Three Eggcorns

An eggcorn is a linguistic phenomenon in which a person, hearing a word or phrase, understands its meaning, but incorrectly analyses its components. Usually this is done by mistaking a word or a part of a word for something which sounds very similar. Often the person then imagines a plausible derivation from the incorrect components.

A typical example is “ex-patriot”, a common eggcorn for “expatriate”. Imagine you learned the word “expatriate” only by hearing it used, but never seeing it in writing. You would gain an understanding of its meaning and the appropriate way to use it. You’d also be able to pronounce it correctly, since “expatriate” and “ex-patriot” are homophones (different words pronounced identically). But all along you imagine that the word you’ve learned is “ex-patriot”, ie someone who no longer counts as a lover of their native country, since they moved away from it. No-one’s told you that this is the root meaning; you’ve just come to that conclusion because it makes sense to you. For years, you happily use the word in conversation, and no-one suspects any error, because as far as they can tell, you understand it perfectly well. Then, one day, you have to write it down, and the mistake is revealed.

I particularly like “ex-patriot”, because the mistaken etymology makes such immediate, intuitive sense. It’s also a good example of the typical cause of eggcorns: they usually occur when the original derivation has become obscure or archaic enough to be unfamiliar to the speaker, who has only encountered it in the one particular phrase which becomes their eggcorn. How often do you hear “expatriate” used these days as a verb for withdrawing or being banished from your native country?

The term “eggcorn” was coined by linguists Mark Liberman and Geoffrey Pullum on the Language Log blog in 2003, after Liberman had reported the case of a woman who had written it in place of “acorn”. Since then a database has been set up to collect other examples, and currently has 641 (though I think work to add new ones stopped some time ago). It’s a highly entertaining read, and I’d recommend anyone who enjoys words, and has a rainy afternoon to idle away, to have a browse.

The slightly unnerving thing about eggcorns is that it’s quite possible you suffer from one or more yourself, and you might never know. Now you know about the phenomenon though, you’ll be able to spot the exposure of an eggcorn when it happens. Here are three possible contenders I’ve noticed, two of which were mine:

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How to predict a policy failure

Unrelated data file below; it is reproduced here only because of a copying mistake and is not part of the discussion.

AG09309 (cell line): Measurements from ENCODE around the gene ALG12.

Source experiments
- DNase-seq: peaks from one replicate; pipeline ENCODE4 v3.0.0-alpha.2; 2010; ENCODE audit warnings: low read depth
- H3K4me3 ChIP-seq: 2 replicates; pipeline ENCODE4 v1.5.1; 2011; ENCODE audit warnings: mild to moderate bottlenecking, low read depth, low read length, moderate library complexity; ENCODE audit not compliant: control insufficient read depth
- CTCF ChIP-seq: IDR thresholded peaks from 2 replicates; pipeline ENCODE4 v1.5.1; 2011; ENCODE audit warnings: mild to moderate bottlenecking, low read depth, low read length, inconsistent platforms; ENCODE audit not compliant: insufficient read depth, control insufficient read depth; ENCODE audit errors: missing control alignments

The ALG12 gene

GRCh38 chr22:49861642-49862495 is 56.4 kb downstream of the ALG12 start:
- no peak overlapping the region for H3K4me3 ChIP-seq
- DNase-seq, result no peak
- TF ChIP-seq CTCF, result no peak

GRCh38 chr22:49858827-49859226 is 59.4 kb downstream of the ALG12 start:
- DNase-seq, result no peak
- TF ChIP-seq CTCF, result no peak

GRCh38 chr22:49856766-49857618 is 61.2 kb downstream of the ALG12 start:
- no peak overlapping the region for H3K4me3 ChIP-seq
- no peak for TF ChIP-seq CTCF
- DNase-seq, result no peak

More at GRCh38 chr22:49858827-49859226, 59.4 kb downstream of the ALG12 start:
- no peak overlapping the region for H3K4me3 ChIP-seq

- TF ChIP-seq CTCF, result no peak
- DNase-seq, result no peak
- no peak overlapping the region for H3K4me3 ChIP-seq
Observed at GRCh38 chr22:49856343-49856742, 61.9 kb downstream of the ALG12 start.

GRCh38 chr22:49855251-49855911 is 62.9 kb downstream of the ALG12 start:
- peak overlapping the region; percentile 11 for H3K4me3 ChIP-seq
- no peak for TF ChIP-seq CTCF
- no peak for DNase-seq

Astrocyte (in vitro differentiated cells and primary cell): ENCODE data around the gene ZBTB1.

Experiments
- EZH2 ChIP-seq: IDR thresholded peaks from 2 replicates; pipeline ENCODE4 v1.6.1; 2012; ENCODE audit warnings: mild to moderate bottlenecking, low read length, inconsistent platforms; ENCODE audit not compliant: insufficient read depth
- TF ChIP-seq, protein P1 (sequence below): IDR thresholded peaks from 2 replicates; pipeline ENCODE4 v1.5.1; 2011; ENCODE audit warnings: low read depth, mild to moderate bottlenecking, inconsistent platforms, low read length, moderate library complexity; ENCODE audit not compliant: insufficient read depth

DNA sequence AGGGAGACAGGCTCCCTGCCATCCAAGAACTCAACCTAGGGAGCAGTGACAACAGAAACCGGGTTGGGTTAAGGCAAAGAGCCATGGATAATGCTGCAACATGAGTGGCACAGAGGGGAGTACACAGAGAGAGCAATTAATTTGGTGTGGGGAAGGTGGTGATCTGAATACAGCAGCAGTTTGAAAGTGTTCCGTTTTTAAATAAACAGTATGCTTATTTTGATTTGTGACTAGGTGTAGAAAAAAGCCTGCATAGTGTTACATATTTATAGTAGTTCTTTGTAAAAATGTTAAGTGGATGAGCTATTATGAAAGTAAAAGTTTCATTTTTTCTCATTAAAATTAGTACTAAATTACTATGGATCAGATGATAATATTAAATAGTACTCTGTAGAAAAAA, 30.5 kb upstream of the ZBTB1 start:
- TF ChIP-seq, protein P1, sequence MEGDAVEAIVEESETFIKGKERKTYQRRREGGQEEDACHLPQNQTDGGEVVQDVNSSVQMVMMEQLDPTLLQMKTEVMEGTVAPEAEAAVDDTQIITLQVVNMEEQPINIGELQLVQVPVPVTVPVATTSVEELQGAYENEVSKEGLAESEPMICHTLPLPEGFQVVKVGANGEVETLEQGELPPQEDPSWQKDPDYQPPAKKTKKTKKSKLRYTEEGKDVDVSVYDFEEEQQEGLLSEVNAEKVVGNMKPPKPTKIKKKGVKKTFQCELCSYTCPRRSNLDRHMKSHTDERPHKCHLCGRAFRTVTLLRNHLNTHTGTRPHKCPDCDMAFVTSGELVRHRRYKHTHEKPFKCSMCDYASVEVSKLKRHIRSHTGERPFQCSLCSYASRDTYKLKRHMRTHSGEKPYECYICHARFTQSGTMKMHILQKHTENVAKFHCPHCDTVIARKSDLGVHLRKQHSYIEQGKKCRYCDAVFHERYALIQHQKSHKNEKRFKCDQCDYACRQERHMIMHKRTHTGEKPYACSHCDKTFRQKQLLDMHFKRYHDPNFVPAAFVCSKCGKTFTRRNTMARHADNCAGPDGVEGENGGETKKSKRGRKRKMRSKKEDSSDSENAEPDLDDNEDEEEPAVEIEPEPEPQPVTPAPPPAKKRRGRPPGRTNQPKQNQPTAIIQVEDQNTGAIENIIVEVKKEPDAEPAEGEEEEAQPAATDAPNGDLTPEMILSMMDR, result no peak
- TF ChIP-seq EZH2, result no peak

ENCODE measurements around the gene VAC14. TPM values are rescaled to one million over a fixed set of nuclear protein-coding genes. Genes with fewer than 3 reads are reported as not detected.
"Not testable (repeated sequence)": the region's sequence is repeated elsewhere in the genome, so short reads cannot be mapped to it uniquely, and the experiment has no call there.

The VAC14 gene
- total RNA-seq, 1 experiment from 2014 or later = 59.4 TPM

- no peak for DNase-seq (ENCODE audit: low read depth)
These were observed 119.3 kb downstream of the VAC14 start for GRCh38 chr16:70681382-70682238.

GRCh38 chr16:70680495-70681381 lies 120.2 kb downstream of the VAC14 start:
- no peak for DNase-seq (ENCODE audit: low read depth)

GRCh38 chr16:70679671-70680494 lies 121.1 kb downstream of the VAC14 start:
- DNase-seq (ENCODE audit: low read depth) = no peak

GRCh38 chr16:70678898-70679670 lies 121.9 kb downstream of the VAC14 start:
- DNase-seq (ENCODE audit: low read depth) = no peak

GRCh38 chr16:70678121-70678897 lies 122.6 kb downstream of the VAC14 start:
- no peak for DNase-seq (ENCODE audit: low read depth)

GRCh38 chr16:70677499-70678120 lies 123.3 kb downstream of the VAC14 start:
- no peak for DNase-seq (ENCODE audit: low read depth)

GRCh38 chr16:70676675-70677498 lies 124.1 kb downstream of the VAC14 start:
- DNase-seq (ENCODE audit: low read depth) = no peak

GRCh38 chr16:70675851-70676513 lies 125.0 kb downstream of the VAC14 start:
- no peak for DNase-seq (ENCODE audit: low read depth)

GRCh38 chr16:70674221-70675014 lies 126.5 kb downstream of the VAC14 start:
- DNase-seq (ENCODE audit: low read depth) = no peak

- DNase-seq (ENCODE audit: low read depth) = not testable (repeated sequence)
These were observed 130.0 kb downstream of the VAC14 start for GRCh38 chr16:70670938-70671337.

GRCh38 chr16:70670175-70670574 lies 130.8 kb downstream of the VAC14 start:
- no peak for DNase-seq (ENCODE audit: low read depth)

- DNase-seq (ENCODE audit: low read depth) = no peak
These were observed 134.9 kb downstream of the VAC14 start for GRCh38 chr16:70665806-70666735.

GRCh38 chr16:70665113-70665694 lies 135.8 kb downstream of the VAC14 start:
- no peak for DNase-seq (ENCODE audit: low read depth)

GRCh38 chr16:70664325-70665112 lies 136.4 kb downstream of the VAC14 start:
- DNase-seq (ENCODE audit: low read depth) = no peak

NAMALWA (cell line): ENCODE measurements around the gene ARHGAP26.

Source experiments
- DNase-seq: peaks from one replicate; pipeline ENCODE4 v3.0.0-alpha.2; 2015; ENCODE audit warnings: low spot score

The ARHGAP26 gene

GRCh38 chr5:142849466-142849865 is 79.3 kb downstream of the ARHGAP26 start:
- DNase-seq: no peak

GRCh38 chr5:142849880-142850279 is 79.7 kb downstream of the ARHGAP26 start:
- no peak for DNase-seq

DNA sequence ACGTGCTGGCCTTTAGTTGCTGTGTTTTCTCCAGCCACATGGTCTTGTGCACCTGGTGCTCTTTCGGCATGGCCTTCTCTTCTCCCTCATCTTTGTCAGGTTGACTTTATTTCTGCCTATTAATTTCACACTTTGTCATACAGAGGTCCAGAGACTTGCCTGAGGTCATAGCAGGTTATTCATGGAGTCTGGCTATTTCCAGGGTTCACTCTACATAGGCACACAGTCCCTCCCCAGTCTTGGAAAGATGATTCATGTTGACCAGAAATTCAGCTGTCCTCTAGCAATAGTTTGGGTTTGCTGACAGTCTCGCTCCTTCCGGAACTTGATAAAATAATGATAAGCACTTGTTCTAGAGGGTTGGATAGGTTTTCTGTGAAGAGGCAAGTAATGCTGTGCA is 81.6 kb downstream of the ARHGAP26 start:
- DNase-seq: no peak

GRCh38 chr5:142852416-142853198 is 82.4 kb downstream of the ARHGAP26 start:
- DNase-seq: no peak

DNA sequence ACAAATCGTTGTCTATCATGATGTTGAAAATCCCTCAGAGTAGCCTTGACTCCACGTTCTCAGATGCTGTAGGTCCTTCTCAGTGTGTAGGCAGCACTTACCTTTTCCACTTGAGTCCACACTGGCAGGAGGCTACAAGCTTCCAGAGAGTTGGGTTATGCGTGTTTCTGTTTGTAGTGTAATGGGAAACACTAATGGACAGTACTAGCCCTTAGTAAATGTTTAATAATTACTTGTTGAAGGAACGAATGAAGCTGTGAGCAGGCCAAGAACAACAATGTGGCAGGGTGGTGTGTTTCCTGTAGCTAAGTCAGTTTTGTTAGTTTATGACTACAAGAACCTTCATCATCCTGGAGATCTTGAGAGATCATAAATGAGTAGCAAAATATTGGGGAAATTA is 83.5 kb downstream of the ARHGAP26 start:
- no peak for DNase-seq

As soon as the Coalition Government started cutting the flood defence budget in 2010, it was as predictable as the water cycle what would happen next: within no more than a few years and probably within the lifetime of the government which made the cuts, there would be heavy rainfall, resulting in massive floods, and a backtrack on the cuts – emergency spending if not a change to the planned budget – either way, a tacit admission of failure.

This sort of thing seems crashingly inevitable to me. There’s an obvious trajectory, of reduced budgets, reduced regulation or reduced oversight, followed by conspicuous calamity, followed by attempts to mop up the mess which generally involve reimplementing whatever system had originally been in place to prevent the calamity.

I’m not here to congratulate myself on uselessly predicting the flooding crisis (also, because I never went on record predicting it, so there’s no proof I ever did). I want to teach you how to predict similar balls-ups in the future, because the depressing thing is, it’s not that difficult.

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India: the missing photos

In Shimla, a dodgy internet cafe virus wiped my SD card, and I lost all the photos from Nainital, Haridwar, Mussoorie and Dehradun that were on it. The ones I was most upset about losing were the ones from my day in Dehradun and the two couchsurfers I’d met.

When I got back to the UK, I used Recuva to recover the data from the SD card. Some of the photos were immediately recoverable in perfect condition, while others were corrupted to differing degrees: some were completely destroyed, while others had bits and pieces still salvageable.

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BBC Three: a suggestion

According to reports, it looks like BBC Director General Tony Hall plans to axe BBC Three as a way of saving the bulk of his £100m budget deficit.

As with the proposed, then U-turned, plan to close BBC Radio 6 Music in 2010, there are strong arguments for retaining BBC Three. It’s the BBC’s only youth-oriented TV channel, with a target audience of 16-34 year olds. It’s been a testing ground for new ideas and programmes, many of which have gone on to great success. Whether the likes of Little Britain and Gavin & Stacey are to your personal taste or not, BBC Three undeniably provides innovative and unique programming, and caters to a niche which is otherwise ignored by commercial and other BBC channels, thus contributing to the BBC’s public service remit.

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When is a science GCSE not a science GCSE?

When it’s from a faith school, and the exam boards have redacted all questions about evolution from the exams, in order to respect religious sensitivities.

Unfortunately, it’s not a joke.

Here’s the article from the Sunday Times (paywall) which broke the story about exam board OCR removing questions about evolution from the science GCSE papers at Yesodey Hatorah Senior Girls’ School, a Jewish faith school in Hackney. And here’s a freely available summary of the story from the BBC.

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